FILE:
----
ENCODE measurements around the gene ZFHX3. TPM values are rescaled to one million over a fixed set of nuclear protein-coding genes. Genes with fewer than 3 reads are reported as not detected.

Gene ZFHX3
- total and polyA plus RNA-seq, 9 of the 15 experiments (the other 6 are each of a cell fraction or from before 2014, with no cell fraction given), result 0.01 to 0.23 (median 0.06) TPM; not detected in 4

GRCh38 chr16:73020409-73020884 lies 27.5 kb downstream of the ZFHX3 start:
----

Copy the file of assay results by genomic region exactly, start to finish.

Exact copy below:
ENCODE measurements around the gene ZFHX3. TPM values are rescaled to one million over a fixed set of nuclear protein-coding genes. Genes with fewer than 3 reads are reported as not detected.

Gene ZFHX3
- total and polyA plus RNA-seq, 9 of the 15 experiments (the other 6 are each of a cell fraction or from before 2014, with no cell fraction given), result 0.01 to 0.23 (median 0.06) TPM; not detected in 4

GRCh38 chr16:73020409-73020884 lies 27.5 kb downstream of the ZFHX3 start: